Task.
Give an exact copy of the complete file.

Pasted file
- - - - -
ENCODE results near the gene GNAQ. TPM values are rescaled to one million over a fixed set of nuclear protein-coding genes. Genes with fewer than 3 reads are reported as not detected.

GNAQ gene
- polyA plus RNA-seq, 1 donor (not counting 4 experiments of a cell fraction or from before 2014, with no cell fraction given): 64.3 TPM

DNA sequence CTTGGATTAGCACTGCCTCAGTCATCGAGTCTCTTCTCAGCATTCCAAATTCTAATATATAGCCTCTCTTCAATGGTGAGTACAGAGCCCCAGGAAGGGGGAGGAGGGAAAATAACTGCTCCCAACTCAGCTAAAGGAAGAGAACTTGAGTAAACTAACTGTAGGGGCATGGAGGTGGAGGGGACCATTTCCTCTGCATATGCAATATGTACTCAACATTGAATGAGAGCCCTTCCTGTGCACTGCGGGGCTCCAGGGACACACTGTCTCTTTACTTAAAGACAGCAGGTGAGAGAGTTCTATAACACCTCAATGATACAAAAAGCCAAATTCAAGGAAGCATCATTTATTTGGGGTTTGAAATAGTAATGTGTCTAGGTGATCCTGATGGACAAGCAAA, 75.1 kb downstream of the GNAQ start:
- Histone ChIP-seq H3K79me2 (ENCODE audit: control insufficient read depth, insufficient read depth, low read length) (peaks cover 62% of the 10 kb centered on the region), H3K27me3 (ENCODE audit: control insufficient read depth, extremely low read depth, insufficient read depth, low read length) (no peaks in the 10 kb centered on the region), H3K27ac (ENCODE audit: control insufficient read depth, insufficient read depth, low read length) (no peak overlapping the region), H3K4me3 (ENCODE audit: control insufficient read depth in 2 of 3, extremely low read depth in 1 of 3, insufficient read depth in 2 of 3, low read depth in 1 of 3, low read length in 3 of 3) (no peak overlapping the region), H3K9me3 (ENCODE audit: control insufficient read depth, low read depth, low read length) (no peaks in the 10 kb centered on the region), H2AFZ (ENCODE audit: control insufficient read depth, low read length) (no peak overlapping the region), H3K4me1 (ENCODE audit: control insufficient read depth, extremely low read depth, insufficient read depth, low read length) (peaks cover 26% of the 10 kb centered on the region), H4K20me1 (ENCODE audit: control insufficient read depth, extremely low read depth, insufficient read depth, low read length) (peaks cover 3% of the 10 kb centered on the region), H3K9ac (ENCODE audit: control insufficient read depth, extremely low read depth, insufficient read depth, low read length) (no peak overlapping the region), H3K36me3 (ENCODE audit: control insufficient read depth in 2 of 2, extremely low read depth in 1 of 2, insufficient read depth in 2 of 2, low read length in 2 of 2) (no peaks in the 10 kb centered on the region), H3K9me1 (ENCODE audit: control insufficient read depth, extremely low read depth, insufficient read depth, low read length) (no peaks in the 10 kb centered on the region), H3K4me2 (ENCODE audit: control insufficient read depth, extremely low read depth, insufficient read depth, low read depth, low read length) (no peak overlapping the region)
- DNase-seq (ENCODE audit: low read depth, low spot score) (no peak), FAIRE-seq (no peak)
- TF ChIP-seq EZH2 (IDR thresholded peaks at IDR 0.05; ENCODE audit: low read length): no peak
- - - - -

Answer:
ENCODE results near the gene GNAQ. TPM values are rescaled to one million over a fixed set of nuclear protein-coding genes. Genes with fewer than 3 reads are reported as not detected.

GNAQ gene
- polyA plus RNA-seq, 1 donor (not counting 4 experiments of a cell fraction or from before 2014, with no cell fraction given): 64.3 TPM

DNA sequence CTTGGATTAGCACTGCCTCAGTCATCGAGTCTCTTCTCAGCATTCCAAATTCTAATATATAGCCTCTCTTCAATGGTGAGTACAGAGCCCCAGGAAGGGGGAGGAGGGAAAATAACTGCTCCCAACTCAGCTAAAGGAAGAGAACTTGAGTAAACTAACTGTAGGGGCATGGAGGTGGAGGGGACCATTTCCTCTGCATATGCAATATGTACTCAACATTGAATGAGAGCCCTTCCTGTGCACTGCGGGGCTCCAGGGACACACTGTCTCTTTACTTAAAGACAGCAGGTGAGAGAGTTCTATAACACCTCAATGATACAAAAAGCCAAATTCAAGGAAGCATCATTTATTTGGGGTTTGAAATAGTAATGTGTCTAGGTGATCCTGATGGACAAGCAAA, 75.1 kb downstream of the GNAQ start:
- Histone ChIP-seq H3K79me2 (ENCODE audit: control insufficient read depth, insufficient read depth, low read length) (peaks cover 62% of the 10 kb centered on the region), H3K27me3 (ENCODE audit: control insufficient read depth, extremely low read depth, insufficient read depth, low read length) (no peaks in the 10 kb centered on the region), H3K27ac (ENCODE audit: control insufficient read depth, insufficient read depth, low read length) (no peak overlapping the region), H3K4me3 (ENCODE audit: control insufficient read depth in 2 of 3, extremely low read depth in 1 of 3, insufficient read depth in 2 of 3, low read depth in 1 of 3, low read length in 3 of 3) (no peak overlapping the region), H3K9me3 (ENCODE audit: control insufficient read depth, low read depth, low read length) (no peaks in the 10 kb centered on the region), H2AFZ (ENCODE audit: control insufficient read depth, low read length) (no peak overlapping the region), H3K4me1 (ENCODE audit: control insufficient read depth, extremely low read depth, insufficient read depth, low read length) (peaks cover 26% of the 10 kb centered on the region), H4K20me1 (ENCODE audit: control insufficient read depth, extremely low read depth, insufficient read depth, low read length) (peaks cover 3% of the 10 kb centered on the region), H3K9ac (ENCODE audit: control insufficient read depth, extremely low read depth, insufficient read depth, low read length) (no peak overlapping the region), H3K36me3 (ENCODE audit: control insufficient read depth in 2 of 2, extremely low read depth in 1 of 2, insufficient read depth in 2 of 2, low read length in 2 of 2) (no peaks in the 10 kb centered on the region), H3K9me1 (ENCODE audit: control insufficient read depth, extremely low read depth, insufficient read depth, low read length) (no peaks in the 10 kb centered on the region), H3K4me2 (ENCODE audit: control insufficient read depth, extremely low read depth, insufficient read depth, low read depth, low read length) (no peak overlapping the region)
- DNase-seq (ENCODE audit: low read depth, low spot score) (no peak), FAIRE-seq (no peak)
- TF ChIP-seq EZH2 (IDR thresholded peaks at IDR 0.05; ENCODE audit: low read length): no peak